Two anti-racism rallies, one in Sweden and the other in Canada, were disrupted by neo-Nazis and white supremacists in the last 24 hours.
According to this news story, ten youths at an anti-racism in Stockholm, Sweden, ten youths were assaulted with sticks and glass bottles at an anti-racism concert in Farsta, in the south of Stockholm, on Saturday night. Police suspect that the attackers are neo-Nazis. As a result of the attack, an 18-year-old is in the hospital in serious condition. One of the witnesses at the rally is quoted as saying:
“They began throwing glass bottles at us and most of us tried to run up the stairs to safety … But it wasn’t possible. They just continued to punch and kick him. It was really horrible.”
The young woman quoted above goes on to offer this brave stance:
“I think it’s obvious that it is Nazis who were trying to scare us into silence. But those of us who were there just felt even more angry and more motivated to continue the fight against racism.”
A similar incident occurred in Calgary, Alberta, Canada, according to this news story. Community activists lined the streets distributing leaflets and spreading a message that racism is not welcome in the city, despite appearances by a white supremacist group, including members of the Calgary Aryan Guard, blamed for recently plastering the city with neo-Nazi posters. At one point during the Kensington rally, the Aryan Guard group became involved in a shoving match with a man who tried to grab one of the flags. Said Lee Easton, an anti-racism activist, “We need to show that white supremacists do not represent the entire city of Calgary, that Calgary is and can be a very inclusive place.”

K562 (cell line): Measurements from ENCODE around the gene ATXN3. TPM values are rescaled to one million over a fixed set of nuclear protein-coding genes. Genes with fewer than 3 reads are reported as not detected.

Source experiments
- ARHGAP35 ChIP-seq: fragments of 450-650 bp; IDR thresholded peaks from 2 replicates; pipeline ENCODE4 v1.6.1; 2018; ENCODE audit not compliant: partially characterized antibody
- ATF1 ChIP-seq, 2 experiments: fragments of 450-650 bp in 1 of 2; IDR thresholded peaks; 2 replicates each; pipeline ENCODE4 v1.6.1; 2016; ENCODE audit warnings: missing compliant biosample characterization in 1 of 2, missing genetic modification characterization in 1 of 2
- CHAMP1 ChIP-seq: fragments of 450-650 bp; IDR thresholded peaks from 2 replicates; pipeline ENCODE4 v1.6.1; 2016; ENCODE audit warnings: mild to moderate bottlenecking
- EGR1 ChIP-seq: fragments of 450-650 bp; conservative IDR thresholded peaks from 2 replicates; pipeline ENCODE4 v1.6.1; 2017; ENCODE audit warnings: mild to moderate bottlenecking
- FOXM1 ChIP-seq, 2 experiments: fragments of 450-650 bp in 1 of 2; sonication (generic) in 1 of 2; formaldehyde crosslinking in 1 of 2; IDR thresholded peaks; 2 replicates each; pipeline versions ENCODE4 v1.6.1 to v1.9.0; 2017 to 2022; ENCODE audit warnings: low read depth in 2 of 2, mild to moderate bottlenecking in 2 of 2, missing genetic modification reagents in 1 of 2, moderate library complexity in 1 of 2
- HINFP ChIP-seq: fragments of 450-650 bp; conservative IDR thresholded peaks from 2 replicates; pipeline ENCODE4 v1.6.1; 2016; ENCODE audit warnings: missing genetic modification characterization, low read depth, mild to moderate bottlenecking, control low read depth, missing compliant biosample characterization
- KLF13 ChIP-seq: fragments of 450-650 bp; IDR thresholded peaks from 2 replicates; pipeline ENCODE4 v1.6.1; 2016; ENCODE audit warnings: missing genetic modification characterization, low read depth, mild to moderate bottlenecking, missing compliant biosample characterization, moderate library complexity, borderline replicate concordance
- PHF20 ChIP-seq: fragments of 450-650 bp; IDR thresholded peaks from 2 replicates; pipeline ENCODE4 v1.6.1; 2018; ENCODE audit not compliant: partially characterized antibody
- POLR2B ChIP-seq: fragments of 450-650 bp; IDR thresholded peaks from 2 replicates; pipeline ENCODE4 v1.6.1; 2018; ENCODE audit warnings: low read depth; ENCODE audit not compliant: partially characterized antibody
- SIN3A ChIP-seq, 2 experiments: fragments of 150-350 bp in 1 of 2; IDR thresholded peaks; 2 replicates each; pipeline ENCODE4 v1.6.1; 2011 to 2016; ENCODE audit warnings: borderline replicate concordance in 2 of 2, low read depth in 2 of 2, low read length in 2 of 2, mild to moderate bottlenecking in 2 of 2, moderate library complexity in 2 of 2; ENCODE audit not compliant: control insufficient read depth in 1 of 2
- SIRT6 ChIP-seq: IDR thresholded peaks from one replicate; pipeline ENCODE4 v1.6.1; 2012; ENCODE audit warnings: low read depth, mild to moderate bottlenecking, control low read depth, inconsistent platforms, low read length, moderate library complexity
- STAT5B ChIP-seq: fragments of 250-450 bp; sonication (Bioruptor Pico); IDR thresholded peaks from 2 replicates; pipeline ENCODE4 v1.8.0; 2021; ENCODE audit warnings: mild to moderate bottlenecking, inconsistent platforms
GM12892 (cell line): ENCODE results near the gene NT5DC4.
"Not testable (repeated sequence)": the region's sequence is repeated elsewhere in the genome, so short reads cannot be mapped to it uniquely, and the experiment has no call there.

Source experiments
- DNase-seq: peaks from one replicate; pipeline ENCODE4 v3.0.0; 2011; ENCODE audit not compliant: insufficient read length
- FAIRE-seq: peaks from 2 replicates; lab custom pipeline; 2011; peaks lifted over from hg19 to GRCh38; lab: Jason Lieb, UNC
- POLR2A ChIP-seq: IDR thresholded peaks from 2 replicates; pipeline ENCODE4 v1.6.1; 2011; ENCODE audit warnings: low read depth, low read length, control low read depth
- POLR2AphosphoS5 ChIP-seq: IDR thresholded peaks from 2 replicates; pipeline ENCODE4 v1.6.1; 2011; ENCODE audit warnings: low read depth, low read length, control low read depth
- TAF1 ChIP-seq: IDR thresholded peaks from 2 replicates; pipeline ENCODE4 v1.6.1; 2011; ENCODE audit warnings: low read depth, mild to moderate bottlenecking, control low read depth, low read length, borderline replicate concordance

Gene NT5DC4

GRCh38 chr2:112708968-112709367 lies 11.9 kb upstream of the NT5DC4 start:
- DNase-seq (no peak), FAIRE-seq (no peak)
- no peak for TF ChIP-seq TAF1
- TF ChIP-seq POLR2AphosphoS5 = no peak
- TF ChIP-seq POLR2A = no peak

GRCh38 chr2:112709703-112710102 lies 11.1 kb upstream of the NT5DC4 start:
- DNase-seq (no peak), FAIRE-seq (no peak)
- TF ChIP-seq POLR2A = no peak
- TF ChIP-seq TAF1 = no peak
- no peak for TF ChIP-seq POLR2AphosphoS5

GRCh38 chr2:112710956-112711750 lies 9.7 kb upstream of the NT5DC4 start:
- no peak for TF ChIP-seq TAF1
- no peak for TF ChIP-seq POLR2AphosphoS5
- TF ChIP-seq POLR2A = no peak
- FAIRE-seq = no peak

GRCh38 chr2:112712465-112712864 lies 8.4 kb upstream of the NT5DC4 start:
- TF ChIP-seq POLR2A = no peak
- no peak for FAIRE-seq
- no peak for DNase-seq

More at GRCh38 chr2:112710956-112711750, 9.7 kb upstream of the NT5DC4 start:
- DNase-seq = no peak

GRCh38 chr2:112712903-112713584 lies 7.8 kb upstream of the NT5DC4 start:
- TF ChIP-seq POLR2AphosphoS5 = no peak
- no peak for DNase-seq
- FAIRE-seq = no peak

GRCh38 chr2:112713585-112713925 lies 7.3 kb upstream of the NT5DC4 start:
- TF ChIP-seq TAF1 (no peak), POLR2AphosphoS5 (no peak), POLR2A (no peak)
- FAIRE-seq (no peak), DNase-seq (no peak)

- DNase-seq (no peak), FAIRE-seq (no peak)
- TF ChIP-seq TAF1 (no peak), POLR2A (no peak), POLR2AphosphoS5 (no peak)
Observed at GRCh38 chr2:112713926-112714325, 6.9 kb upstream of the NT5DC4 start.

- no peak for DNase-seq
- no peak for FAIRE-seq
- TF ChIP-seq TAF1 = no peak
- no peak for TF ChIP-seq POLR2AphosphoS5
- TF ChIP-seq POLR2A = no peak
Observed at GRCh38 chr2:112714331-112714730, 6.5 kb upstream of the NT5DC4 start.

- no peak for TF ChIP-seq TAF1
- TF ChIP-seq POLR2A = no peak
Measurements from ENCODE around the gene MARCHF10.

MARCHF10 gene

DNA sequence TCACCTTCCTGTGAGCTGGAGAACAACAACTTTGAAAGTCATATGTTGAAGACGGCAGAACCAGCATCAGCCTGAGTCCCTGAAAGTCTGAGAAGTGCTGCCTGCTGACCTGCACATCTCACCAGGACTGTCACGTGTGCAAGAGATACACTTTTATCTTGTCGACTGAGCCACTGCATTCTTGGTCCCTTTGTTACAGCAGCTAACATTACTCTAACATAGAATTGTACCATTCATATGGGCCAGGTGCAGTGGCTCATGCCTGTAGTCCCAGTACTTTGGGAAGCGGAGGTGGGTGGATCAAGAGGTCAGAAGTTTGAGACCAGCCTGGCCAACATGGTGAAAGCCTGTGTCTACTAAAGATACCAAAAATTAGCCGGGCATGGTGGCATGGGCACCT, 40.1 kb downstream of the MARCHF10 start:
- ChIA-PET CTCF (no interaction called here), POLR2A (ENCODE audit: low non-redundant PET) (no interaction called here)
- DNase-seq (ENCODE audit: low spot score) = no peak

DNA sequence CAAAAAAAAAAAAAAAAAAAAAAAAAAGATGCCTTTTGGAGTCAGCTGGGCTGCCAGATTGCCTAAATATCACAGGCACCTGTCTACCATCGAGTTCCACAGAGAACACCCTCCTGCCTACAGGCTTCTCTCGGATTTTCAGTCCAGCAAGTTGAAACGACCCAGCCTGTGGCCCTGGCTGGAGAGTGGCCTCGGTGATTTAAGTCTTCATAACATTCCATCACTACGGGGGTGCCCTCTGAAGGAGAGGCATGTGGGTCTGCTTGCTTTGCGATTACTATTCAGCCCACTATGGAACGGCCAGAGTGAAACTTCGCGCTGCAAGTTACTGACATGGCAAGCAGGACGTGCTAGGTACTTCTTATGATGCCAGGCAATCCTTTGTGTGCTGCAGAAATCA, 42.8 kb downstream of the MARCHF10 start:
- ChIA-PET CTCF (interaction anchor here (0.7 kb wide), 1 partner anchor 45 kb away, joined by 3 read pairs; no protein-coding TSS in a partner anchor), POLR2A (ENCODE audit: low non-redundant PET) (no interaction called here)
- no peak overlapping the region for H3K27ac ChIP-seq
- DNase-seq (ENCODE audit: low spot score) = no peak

It seems to me there are a couple of take-away message about these two stories. One is that the struggle against racism is never won and is an on-going battle. The other message here is that the anti-racism movement is alive and well internationally. Of course, the obvious question this begs is where are the anti-racism rallies in the U.S.?